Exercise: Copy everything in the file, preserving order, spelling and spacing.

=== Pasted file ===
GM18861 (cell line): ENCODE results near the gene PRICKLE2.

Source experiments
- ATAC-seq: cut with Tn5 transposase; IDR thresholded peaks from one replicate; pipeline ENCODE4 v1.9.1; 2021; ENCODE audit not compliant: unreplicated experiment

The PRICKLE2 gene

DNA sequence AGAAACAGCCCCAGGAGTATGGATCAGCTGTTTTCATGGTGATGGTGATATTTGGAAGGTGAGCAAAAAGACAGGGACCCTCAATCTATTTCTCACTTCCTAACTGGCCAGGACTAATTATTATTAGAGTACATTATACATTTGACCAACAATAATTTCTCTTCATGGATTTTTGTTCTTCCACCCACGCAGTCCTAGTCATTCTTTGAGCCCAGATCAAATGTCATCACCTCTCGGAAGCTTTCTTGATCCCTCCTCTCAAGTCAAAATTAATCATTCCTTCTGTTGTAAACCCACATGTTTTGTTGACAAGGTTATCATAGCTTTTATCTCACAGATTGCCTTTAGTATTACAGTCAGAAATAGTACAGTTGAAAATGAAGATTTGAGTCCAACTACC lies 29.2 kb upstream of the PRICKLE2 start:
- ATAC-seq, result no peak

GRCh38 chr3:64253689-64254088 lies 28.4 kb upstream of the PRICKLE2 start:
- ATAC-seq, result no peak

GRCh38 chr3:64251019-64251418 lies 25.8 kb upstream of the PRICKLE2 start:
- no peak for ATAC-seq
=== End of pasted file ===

GM18861 (cell line): ENCODE results near the gene PRICKLE2.

Source experiments
- ATAC-seq: cut with Tn5 transposase; IDR thresholded peaks from one replicate; pipeline ENCODE4 v1.9.1; 2021; ENCODE audit not compliant: unreplicated experiment

The PRICKLE2 gene

DNA sequence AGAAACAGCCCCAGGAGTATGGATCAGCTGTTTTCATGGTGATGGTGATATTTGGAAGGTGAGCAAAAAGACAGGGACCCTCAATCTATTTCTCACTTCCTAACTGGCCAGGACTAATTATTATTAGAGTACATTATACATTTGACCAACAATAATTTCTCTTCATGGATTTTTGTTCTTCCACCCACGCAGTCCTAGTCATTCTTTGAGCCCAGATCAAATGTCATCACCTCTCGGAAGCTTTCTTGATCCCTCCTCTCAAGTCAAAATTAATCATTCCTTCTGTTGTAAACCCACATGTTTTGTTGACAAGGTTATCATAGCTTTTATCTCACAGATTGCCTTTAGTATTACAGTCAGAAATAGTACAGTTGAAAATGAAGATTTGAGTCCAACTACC lies 29.2 kb upstream of the PRICKLE2 start:
- ATAC-seq, result no peak

GRCh38 chr3:64253689-64254088 lies 28.4 kb upstream of the PRICKLE2 start:
- ATAC-seq, result no peak

GRCh38 chr3:64251019-64251418 lies 25.8 kb upstream of the PRICKLE2 start:
- no peak for ATAC-seq